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Why Brand Marketers Think Content is King

Episode Overview: Brand marketers rely on different types of content and mediums to reach the right consumers and customers for their business. Content is essential to every brand marketers wheelhouse, but is it the only tool at their disposal? Join host Ben as he kicks off Integrated Brand SEO Week with Aimclear’s Vice President of Product Innovation Michelle Robbins to answer a fundamental question – Why brand marketers think content is everything.


  • Content is everything brand marketers put out about their company’s respective brand, which includes everything from video games to TV shows and billboard ads.
  • Brand marketers understand they need to keep to one brand identity, but it’s important to create and diversify that message to best fit their respective channels.
  • To best understand what’s happening in a local market, brand marketers need to understand how Google acquires information via “Foot traffic,” to create the right content.
  • Google acquires foot traffic through mobile searches users conduct and the geolocation data they choose to share.


Ben:                  Welcome to Integrated Brand SEO Week on the Voices of Search podcast. I’m your host, Benjamin Shapiro, and this week we’re going to publish an episode every day, talking about how you can think about how your brand is impacted by SEO and how SEO impacts your brand.

Ben:                  Joining us for Integrated Brand SEO Week is Michelle Robbins who is the vice president of product innovation at Aimclear, which is an integrated digital marketing agency that focuses on elevating brands to beloved status by reaching everyone ranging from Uber-focused audiences to mass-market branding. Aimclear integrates paid and organic search, social, bleeding-edge creative, PR, data, and human expertise, and performance marketing, so you can make more money.

Ben:                  Today, Michelle and I are going to talk about why brand marketers think everything is content. Okay. Here’s the first part of my conversation with Michelle Robbins from Aimclear. Michelle, welcome to the Voices of Search podcast.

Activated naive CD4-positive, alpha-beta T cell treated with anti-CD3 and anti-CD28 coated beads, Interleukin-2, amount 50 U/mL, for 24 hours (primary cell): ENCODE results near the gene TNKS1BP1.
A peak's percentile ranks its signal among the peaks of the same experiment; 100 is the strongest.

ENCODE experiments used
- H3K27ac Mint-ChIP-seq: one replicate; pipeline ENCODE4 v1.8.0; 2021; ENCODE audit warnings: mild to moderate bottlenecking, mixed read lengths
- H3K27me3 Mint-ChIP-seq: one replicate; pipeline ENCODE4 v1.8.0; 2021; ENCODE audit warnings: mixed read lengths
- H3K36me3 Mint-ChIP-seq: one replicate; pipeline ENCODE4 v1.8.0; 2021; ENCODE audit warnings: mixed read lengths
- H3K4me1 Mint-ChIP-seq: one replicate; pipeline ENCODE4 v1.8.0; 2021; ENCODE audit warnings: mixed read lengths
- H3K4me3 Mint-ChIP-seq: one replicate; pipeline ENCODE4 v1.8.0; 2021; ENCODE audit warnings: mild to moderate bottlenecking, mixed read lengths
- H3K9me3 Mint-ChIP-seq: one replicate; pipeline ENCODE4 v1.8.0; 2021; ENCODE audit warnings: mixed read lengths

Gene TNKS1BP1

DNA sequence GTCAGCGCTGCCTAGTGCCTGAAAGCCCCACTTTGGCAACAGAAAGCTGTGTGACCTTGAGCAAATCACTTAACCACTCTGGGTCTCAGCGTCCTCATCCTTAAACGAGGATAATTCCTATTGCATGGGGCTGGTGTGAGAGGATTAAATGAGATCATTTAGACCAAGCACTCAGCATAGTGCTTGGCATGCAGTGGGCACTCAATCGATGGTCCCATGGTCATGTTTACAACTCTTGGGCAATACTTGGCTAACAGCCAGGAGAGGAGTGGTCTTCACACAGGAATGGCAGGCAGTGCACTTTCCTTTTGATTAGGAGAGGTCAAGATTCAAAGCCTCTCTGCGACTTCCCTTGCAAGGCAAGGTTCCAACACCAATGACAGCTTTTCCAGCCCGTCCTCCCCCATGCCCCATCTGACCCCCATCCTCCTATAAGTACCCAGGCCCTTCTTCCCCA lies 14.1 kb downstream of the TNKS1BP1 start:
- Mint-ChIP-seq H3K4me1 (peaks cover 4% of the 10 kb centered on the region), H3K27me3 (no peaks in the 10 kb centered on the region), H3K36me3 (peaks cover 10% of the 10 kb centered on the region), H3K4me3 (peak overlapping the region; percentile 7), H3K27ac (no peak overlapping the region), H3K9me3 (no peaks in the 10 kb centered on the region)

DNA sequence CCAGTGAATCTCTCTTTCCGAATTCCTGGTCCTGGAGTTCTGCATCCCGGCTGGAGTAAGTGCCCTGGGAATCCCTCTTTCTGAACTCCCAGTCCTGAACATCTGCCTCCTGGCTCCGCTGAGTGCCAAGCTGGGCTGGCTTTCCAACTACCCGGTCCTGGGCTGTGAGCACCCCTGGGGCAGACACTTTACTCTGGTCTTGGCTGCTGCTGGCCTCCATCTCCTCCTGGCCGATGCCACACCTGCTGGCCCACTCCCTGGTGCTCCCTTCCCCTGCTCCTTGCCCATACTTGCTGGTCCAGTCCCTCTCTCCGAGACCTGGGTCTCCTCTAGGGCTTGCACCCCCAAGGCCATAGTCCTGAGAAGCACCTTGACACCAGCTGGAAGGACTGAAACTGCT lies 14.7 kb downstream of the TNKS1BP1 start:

Michelle:        How are you doing, Benjamin? It’s great to be here.

Ben:                  Honor and a privilege. You’ve been on my other podcast, the MarTech podcast. Very excited that you have landed in a new role, and now we get to talk about SEO. What could be better?

Michelle:        Everything.

Ben:                  Considering that’s everything going on in the world, what a joy to get to reconnect. Catch us up. At least, catch me up, and maybe the audience in the Voices of Search podcast is getting to know you for the first time, a little bit about your background and what you’re doing at Aimclear.

Michelle:        I’ve been in search and digital marketing for over 20 years now. First starting at a small agency in Orange County, California. And in the mid-90s, and from there, took on web development and programming and really leaned hard into technology, and discovered that as much as I loved search and digital marketing, I also loved technology. And so, I had my own web development consultation firm building web server, utilities, applications, websites, things like that, while also doing digital marketing for folks.

Michelle:        Started working at Third Door Media, and I actually worked there for 12 years, running their technology division and working with the editorial team, ending up as editor in chief and VP of content for the brand. So, my experience kind of crosses a lot of different areas and touches on a lot of different verticals that people work in and focus on from technology to marketing, search, obviously. Of course, SEO gets baked into all of this, so I’ve got a pretty broad background in these things.

Michelle:         Most recently, I’ve been focusing more on data science because that’s one area that was not core to what I had been doing for 20 years, and so it’s really been the past couple of years that I’ve been focusing on data more. So, I brought all of that experience to Aimclear, to work across dev ops, data ops, marketing ops, all the ops, and basically, bring together what we can learn from data and informed insights analysis combined with Martech, to produce outstanding programs for our clients.

Ben:                   I think Michelle, you’re … I appreciate you telling everybody about your experience. I think you’re also being modest. For everybody that’s listening, Michelle is kind of a boss. She’s been a keynote speaker at a whole bunch of stuff. She’s been a writer. Obviously, she’s had her own business, worked for Third Door Media. Kind of a big deal to have you on the show and excited to talk to you a little bit about brand and SEO this week.

Ben:                   Today we’re going to talk a little bit about brand marketers. This is a SEO podcast, and so we don’t really talk about the brand and what brand marketers think. You have a philosophy that says: “Brand marketers think everything is content.” Talk to me about what you mean by that.

Michelle:          It’s actually, that’s brand marketers understand that everything is content. It’s not that they think it’s everything is content, it’s that they fundamentally understand that everything they are tasked with producing for a brand is content and that includes things that people don’t necessarily think about. I think in SEO, we tend to think of content as what is written on a website or maybe we think of it as what we have in an ad campaign or a social media campaign.